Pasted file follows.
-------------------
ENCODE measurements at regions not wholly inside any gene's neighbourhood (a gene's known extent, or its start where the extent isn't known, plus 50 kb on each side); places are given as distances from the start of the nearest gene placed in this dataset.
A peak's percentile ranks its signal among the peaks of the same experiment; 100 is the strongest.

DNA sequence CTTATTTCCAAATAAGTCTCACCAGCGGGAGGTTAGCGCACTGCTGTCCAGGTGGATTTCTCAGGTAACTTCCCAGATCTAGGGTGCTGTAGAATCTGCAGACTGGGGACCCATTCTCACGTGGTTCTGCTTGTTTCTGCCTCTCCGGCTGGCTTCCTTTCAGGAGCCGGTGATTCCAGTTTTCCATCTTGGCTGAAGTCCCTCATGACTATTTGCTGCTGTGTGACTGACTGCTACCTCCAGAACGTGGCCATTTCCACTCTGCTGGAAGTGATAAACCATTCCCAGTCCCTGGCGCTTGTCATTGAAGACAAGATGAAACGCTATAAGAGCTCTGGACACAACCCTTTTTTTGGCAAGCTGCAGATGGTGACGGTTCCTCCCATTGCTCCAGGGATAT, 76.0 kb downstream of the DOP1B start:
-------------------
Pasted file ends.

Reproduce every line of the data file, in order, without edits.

ENCODE measurements at regions not wholly inside any gene's neighbourhood (a gene's known extent, or its start where the extent isn't known, plus 50 kb on each side); places are given as distances from the start of the nearest gene placed in this dataset.
A peak's percentile ranks its signal among the peaks of the same experiment; 100 is the strongest.

DNA sequence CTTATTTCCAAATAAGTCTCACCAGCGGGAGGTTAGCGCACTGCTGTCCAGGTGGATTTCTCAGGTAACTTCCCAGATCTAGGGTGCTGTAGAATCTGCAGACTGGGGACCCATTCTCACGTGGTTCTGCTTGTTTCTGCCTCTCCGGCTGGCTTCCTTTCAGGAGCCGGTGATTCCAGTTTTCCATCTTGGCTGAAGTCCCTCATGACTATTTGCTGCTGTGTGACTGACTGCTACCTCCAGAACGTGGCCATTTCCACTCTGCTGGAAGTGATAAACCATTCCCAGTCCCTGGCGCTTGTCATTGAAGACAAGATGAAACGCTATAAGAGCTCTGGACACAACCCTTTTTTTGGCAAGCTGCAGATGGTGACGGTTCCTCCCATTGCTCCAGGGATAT, 76.0 kb downstream of the DOP1B start: